Reply
  • Hahaha now you jus t made my morning with this post! You are awesome! And I really feel for you, but looking back those memories are hillarious! 🙂

    I still love the look of young men (or women) checking out the porn section in stores nowaways. Some of them are located next to the action flicks. Those flighty looks and half grins. So funny.

    Reply
  • We used to live in Geneva for a few years very close to Cern and had a whole selection of doomsday type jokes about how those scientists were going to blow us up!

    Apart from the shopping and ebooks my favourite use of the internet is to help me fix various crises around the house. I am constantly googling things like, “Why is my hot water tank leaking?” or “Signs your house is being eaten by termites” or “My f*&*%ng [insert software program here] is frozen AGAIN! How do I fix it?” The internet has saved my life and sanity on several occasions. 🙂

    Reply
    • I keep tabs on what information is coming out of CERN’s Large Hadron Collider project because I’m a science geek like that. It’s fun watching how the project shows up increasingly in fiction. e.g., Dan Brown’s “Angels & Demons” and more recently the (unfortunately 😥 ) short-lived television series “Flashforward.” Reno and I had an idea for a novel just a few weeks ago where we would harness one of the concepts they are trying to prove with the LHC and put a fun (well, not so fun for the character, perhaps, but fun for us to write) twist on the outcome. Our list of story ideas keeps growing, but sadly the number of hours available in the day do not.

      And yes, yes, yes! Home improvement projects have become exponentially easier (and far less expensive) as a result of all the free do-it-yourself information available on the Internet. We just finished repairing a set of concrete stairs in our garden that would have been ten times more difficult and would’ve come out only half as nice had I not watched a video on the DIY Network’s website first about how to work with concrete patch. :happydance:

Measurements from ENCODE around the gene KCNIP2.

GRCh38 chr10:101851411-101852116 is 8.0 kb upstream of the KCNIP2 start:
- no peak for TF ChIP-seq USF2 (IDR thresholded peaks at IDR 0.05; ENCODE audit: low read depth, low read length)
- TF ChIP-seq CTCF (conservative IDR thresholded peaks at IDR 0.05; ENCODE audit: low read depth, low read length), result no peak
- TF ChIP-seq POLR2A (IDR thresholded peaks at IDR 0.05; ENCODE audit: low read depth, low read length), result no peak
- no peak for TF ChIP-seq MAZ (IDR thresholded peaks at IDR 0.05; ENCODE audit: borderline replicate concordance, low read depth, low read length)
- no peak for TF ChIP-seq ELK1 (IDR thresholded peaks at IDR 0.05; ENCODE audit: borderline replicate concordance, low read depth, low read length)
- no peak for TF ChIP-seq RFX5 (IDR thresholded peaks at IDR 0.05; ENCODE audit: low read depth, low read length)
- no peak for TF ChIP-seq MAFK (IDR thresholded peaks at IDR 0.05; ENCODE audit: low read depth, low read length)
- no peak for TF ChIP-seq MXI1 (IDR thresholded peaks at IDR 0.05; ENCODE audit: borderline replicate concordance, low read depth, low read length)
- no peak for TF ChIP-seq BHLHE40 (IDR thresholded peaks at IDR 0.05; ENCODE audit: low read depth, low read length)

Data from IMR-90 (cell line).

Reply
  • Thanks for the funny and fun post Jaye. My experiences with Internet were a little bit different, growing up in different country and all that :). My brother built his first computer back home from the parts he bought on the flee market when he was fifteen or sixteen (but I was not allowed to touch it lol), so I got on the Internet for the first time when I was I think twenty five or twenty six (couple of years after I came here). Then my experiences become similar to many commenters here. As part of Harry Potter discussion group I met so many amazing people and some of them became my very good friends, not just internet buddies. And when I ventured into gay romance reading – OMG, OMG, I met even more fun people and of course shopping is so much easier. Oh and Internet helped me improve my writing too :). Thank you 🙂

    Reply